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« Reply #2 on: March 06, 2007, 01:49 AM »
"Have been tempted to bring UK fox-hunting into the discussion, in order to draw parallels, as it is a subject of which I know naught, but as this is an Iberianature forum will refrain from doing so."

Yes, I have to be strict on that one. Only passing references to other countries. Nick
« Last Edit: March 06, 2007, 09:49 AM by nick »
Nick
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Offline nick

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« Reply #3 on: March 06, 2007, 09:54 AM »
The only reason I can think of for legally killing a pregnant deer is that it is part of a cull due to overpopulation. Legal hunters will not harm their chances of a kill next year. It's a business and they know how to protect it. Would that be it?

Quite another thing is all the other animals that get blasted/poisoned/snared in order to prepare the ground for hunting.
And another thing still is the effect hunting of rabbits and partridge has on predator species.
Nick
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Offline Technopat

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« Reply #4 on: March 06, 2007, 11:47 AM »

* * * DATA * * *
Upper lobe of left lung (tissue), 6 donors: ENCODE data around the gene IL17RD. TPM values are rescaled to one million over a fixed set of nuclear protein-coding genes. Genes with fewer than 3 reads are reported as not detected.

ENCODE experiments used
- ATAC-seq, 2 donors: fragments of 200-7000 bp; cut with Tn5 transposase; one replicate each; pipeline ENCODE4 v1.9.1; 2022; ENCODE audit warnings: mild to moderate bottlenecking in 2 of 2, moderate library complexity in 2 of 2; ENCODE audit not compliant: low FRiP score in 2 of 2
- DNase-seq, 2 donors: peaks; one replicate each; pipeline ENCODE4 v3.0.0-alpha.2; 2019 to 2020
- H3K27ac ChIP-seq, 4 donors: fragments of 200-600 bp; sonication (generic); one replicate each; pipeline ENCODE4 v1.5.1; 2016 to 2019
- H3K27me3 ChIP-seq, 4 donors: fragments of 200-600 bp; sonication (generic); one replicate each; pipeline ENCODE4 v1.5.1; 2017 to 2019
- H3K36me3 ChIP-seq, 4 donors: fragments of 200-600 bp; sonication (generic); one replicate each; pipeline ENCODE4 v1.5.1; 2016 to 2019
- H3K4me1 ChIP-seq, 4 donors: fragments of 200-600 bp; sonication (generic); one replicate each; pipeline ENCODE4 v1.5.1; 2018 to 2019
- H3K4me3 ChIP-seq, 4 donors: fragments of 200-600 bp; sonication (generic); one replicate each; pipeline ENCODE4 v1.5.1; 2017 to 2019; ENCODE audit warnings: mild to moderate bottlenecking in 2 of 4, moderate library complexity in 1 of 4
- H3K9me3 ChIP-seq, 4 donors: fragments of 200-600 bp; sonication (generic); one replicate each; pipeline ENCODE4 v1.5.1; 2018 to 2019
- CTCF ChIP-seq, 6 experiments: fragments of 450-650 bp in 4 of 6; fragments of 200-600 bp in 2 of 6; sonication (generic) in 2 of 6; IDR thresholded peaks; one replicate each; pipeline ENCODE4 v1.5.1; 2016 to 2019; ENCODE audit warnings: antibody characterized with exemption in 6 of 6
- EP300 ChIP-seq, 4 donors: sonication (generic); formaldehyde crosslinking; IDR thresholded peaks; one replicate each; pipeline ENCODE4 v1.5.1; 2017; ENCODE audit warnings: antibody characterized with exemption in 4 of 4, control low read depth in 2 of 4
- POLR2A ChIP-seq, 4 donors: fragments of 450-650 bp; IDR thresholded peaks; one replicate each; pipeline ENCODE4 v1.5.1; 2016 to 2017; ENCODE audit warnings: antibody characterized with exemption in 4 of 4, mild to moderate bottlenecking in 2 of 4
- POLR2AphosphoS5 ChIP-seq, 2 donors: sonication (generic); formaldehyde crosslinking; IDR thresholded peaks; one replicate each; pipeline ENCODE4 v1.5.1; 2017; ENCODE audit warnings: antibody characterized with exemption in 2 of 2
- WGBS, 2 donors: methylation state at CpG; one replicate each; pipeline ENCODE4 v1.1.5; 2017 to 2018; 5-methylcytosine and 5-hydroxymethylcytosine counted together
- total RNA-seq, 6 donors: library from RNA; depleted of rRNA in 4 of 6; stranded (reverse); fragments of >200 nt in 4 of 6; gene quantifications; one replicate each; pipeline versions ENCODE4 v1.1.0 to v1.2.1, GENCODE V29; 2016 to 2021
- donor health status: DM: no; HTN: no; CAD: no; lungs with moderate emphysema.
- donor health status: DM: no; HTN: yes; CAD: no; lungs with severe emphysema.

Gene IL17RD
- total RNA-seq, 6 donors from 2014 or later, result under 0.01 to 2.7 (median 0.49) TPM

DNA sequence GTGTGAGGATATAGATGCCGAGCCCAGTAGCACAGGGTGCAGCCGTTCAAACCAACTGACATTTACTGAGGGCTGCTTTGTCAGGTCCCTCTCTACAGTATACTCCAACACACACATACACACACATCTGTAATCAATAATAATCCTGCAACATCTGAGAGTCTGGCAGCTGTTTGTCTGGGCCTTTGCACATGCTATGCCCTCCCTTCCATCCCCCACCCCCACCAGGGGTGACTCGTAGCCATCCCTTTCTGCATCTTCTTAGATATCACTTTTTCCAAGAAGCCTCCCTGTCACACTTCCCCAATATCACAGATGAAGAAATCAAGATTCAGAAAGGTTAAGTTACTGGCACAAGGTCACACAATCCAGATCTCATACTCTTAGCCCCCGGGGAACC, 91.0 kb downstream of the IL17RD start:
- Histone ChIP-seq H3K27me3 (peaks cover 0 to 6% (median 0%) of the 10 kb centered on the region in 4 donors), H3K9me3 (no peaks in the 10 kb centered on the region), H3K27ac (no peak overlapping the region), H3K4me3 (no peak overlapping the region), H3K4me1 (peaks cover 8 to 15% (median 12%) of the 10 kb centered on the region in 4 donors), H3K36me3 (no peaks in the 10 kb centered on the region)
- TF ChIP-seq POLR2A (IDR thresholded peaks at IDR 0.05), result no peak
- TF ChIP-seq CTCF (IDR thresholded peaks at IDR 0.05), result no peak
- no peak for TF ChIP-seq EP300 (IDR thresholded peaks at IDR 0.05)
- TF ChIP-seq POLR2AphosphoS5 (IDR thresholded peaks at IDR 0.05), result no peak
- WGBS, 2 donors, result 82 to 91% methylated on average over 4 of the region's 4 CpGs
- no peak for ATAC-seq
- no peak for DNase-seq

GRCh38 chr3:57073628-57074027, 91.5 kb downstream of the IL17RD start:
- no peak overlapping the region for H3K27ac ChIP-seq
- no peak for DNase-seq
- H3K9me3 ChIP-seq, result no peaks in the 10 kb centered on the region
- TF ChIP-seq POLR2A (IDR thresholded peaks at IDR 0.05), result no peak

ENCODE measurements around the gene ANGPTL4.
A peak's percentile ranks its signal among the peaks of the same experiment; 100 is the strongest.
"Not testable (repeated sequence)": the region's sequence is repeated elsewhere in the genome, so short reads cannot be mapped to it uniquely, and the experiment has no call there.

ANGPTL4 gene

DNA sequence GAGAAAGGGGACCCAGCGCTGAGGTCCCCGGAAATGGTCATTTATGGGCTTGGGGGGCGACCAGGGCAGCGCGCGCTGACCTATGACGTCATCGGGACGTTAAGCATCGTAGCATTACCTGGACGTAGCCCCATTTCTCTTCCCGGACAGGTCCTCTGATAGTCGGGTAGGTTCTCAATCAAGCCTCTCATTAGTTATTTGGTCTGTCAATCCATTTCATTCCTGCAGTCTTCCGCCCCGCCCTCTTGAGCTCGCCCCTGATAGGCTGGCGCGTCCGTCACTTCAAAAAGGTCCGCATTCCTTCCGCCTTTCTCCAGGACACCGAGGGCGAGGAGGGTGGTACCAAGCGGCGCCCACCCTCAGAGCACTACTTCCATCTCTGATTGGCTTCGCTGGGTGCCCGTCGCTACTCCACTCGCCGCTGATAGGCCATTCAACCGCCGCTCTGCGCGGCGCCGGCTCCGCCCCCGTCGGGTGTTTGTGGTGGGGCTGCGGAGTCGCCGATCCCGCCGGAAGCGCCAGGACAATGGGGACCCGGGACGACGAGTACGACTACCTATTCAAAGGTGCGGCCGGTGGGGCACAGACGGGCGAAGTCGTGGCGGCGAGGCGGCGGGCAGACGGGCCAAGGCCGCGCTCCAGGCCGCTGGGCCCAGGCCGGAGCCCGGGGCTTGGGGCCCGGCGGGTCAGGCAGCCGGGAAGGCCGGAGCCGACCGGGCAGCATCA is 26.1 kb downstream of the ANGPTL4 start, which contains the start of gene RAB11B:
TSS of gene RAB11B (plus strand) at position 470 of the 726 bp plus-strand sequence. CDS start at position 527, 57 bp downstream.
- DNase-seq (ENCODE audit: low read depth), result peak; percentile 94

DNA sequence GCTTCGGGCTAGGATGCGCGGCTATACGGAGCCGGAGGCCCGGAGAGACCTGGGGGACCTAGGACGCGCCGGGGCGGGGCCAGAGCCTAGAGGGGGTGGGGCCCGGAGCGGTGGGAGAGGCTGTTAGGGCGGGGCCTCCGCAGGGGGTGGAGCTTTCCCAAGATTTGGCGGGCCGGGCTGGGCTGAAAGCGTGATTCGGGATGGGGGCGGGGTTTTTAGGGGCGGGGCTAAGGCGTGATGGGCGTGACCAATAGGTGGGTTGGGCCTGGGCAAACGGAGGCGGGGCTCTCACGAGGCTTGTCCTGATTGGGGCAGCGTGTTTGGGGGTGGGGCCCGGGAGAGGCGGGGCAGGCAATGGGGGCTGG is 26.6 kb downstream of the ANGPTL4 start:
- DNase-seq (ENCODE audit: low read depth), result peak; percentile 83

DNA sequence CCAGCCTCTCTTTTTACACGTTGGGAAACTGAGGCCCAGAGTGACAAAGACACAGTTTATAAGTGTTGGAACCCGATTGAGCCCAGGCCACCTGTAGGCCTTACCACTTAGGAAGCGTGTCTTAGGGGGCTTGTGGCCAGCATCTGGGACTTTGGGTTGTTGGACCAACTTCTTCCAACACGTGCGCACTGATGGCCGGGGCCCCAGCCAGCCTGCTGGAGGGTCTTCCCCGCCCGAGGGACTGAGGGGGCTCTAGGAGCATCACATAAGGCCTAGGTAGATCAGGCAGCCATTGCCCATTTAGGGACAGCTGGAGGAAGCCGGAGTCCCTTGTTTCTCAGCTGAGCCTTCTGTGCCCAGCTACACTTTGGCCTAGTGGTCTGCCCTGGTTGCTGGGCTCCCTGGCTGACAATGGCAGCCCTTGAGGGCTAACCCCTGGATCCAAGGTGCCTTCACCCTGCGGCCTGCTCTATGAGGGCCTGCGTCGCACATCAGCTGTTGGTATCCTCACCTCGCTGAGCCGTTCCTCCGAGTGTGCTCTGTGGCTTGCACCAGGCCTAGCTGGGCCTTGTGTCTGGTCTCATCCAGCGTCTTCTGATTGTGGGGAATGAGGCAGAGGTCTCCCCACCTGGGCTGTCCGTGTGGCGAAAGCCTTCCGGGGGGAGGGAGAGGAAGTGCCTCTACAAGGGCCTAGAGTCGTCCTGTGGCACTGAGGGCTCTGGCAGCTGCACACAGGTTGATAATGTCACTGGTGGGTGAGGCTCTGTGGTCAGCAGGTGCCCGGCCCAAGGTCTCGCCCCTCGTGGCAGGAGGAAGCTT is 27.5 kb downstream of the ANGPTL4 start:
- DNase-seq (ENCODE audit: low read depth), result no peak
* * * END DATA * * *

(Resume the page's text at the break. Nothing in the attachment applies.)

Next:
Greetings Nick (and All),
Your arguments seem sound enough a priori, but the following statement:

Legal hunters will not harm their chances of a kill next year. It's a business and they know how to protect it. Would that be it?

doesn't necessarily stand up to closer scrutiny (unless that last bit was meant ironically, which I suspect it was). The Spanish expression huida hacia delante for which I would love to know the English equivalent - the closest I have come is (pardon my French): fuite en avant.

The age-old belief that the business community, as a whole, knows what it's doing and best knows how to defend its interests, etc. just doesn't hold water, and more so in a sector that I suspect has very few multi-disciplinary professionals running it.